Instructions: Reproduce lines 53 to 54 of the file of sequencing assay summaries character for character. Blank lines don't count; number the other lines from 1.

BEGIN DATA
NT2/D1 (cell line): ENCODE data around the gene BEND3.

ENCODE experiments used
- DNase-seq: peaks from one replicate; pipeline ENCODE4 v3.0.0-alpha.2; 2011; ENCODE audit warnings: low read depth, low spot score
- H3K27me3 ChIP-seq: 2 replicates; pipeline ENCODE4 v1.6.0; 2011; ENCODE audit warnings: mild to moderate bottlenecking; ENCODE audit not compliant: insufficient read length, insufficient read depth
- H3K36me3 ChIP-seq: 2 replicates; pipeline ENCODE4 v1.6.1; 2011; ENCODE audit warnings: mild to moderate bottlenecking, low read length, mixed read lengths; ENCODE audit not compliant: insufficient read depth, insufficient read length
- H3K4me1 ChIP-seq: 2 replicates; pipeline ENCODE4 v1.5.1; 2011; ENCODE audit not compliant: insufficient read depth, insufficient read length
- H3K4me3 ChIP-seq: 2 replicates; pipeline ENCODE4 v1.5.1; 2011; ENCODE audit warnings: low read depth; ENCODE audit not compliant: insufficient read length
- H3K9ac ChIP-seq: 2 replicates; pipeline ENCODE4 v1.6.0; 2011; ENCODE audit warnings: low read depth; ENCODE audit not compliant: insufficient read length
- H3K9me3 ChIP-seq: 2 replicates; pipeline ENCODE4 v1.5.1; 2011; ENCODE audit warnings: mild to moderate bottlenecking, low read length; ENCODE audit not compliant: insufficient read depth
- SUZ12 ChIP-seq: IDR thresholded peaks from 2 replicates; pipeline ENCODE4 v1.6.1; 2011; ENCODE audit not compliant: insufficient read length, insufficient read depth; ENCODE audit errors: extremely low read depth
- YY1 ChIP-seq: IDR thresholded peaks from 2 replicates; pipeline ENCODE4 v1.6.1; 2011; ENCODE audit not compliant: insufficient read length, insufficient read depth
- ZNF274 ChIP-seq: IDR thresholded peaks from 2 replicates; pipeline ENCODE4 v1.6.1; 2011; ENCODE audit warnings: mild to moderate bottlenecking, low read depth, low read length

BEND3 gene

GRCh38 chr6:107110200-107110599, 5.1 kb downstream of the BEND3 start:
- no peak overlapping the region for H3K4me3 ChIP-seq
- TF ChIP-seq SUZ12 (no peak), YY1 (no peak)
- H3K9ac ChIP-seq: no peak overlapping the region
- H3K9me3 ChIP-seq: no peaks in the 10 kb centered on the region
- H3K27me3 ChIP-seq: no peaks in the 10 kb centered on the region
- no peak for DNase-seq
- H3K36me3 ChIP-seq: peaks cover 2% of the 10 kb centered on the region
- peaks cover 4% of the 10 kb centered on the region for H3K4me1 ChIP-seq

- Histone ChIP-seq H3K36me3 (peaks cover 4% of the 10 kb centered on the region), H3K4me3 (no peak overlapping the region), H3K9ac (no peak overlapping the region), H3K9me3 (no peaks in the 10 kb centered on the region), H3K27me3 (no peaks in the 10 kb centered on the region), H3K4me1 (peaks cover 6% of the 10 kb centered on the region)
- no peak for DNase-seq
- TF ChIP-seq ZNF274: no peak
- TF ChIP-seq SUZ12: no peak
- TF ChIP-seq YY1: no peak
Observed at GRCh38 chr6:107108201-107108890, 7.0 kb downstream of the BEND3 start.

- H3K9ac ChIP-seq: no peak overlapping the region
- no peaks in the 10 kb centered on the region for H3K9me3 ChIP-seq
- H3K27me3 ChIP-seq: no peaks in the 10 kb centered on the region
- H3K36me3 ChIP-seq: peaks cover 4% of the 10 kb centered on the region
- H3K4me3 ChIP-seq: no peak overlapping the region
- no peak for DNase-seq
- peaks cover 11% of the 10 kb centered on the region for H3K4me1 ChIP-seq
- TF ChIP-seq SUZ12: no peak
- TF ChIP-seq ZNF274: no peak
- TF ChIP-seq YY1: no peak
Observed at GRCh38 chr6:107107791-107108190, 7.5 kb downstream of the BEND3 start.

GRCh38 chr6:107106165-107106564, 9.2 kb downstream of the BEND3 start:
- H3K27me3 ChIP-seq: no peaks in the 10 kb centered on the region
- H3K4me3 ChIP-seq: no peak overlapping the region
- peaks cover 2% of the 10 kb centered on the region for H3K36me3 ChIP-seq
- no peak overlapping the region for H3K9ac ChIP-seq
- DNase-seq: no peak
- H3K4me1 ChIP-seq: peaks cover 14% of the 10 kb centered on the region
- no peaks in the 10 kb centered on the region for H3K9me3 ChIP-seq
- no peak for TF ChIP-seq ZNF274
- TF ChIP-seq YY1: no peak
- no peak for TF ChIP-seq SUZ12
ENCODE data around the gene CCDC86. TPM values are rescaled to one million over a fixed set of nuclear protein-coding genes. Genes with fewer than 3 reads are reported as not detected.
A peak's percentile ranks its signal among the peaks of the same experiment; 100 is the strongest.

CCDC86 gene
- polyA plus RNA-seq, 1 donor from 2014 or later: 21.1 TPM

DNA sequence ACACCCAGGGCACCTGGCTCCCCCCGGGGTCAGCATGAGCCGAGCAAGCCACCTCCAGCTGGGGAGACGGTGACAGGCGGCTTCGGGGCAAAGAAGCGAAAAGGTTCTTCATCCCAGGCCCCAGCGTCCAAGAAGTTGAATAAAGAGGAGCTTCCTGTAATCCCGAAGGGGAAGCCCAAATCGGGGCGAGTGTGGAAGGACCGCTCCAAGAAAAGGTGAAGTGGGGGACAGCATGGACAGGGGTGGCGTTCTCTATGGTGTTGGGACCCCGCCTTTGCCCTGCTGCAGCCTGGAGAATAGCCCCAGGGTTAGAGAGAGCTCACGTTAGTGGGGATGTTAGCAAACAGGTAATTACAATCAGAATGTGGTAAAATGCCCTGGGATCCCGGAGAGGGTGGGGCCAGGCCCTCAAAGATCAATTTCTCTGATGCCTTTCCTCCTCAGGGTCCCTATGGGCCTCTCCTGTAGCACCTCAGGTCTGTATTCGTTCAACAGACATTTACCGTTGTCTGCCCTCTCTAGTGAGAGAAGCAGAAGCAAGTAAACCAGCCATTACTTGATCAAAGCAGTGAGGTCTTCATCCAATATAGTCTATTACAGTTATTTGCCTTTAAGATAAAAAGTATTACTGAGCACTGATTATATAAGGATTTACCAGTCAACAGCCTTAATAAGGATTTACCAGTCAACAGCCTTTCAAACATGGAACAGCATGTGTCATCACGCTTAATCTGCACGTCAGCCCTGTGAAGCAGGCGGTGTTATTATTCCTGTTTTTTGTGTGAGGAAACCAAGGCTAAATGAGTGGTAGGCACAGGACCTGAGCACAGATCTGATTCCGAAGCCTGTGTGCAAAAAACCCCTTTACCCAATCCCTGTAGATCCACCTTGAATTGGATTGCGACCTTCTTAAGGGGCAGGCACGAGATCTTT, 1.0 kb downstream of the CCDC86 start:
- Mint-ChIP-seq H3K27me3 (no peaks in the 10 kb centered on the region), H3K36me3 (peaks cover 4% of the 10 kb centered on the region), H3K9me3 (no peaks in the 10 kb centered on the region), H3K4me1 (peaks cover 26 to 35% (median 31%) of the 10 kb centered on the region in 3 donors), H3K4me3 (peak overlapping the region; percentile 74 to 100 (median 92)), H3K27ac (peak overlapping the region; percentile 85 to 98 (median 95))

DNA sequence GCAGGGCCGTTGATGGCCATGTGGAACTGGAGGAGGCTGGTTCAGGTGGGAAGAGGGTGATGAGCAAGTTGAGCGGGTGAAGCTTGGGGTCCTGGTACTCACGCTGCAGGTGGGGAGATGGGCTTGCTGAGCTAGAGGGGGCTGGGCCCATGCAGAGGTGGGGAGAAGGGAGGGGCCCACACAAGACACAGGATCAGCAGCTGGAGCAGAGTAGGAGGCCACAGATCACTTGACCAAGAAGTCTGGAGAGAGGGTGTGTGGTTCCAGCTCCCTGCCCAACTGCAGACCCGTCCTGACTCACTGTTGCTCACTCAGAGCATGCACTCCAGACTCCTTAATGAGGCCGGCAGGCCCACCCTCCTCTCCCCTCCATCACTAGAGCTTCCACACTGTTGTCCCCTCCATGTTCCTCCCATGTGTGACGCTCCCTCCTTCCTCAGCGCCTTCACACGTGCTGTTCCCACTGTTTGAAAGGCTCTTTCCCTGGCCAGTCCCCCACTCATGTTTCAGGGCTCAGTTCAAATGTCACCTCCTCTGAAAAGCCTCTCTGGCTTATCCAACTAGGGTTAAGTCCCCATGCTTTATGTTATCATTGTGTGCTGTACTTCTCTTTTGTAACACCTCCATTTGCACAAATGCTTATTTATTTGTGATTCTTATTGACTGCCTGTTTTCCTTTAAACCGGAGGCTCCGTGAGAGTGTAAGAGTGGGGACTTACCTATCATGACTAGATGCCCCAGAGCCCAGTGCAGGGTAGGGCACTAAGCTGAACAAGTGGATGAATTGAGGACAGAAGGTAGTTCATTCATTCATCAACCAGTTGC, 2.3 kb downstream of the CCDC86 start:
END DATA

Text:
CCDC86 gene
- polyA plus RNA-seq, 1 donor from 2014 or later: 21.1 TPM